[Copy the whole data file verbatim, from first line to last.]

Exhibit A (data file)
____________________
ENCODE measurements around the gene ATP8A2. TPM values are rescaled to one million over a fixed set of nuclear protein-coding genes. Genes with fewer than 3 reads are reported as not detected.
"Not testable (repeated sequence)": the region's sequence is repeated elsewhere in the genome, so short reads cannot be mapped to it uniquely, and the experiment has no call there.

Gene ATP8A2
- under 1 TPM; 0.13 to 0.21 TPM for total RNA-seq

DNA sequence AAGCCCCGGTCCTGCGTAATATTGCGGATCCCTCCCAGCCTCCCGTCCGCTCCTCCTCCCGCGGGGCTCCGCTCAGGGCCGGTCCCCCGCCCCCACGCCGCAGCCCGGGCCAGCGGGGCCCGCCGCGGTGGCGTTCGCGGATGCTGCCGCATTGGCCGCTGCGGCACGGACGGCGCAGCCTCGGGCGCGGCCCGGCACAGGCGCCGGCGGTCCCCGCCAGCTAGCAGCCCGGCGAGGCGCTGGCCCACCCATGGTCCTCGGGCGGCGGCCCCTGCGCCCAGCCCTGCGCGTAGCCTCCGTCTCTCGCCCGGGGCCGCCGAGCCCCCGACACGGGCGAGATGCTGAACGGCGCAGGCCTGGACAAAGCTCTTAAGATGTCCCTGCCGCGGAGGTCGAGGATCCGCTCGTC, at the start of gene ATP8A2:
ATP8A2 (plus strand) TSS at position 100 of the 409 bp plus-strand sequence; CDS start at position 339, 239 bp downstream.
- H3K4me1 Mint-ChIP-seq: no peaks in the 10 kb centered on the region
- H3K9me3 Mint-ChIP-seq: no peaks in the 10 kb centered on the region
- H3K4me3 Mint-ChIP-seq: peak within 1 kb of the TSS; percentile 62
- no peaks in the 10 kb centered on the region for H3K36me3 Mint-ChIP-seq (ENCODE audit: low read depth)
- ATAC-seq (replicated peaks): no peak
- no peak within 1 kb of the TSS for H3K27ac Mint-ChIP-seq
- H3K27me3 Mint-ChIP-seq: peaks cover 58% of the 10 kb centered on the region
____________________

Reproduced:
ENCODE measurements around the gene ATP8A2. TPM values are rescaled to one million over a fixed set of nuclear protein-coding genes. Genes with fewer than 3 reads are reported as not detected.
"Not testable (repeated sequence)": the region's sequence is repeated elsewhere in the genome, so short reads cannot be mapped to it uniquely, and the experiment has no call there.

Gene ATP8A2
- under 1 TPM; 0.13 to 0.21 TPM for total RNA-seq

DNA sequence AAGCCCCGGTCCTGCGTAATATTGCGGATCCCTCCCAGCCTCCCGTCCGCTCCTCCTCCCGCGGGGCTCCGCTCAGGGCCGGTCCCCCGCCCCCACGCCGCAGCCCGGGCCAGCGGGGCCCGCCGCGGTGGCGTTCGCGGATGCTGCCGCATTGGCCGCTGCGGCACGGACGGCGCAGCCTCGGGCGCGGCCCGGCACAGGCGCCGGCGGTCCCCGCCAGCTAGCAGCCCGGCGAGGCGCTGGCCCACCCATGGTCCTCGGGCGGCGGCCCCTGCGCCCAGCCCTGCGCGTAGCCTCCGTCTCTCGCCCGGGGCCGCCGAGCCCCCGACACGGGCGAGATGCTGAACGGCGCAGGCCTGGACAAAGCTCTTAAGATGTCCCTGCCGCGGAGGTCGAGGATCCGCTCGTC, at the start of gene ATP8A2:
ATP8A2 (plus strand) TSS at position 100 of the 409 bp plus-strand sequence; CDS start at position 339, 239 bp downstream.
- H3K4me1 Mint-ChIP-seq: no peaks in the 10 kb centered on the region
- H3K9me3 Mint-ChIP-seq: no peaks in the 10 kb centered on the region
- H3K4me3 Mint-ChIP-seq: peak within 1 kb of the TSS; percentile 62
- no peaks in the 10 kb centered on the region for H3K36me3 Mint-ChIP-seq (ENCODE audit: low read depth)
- ATAC-seq (replicated peaks): no peak
- no peak within 1 kb of the TSS for H3K27ac Mint-ChIP-seq
- H3K27me3 Mint-ChIP-seq: peaks cover 58% of the 10 kb centered on the region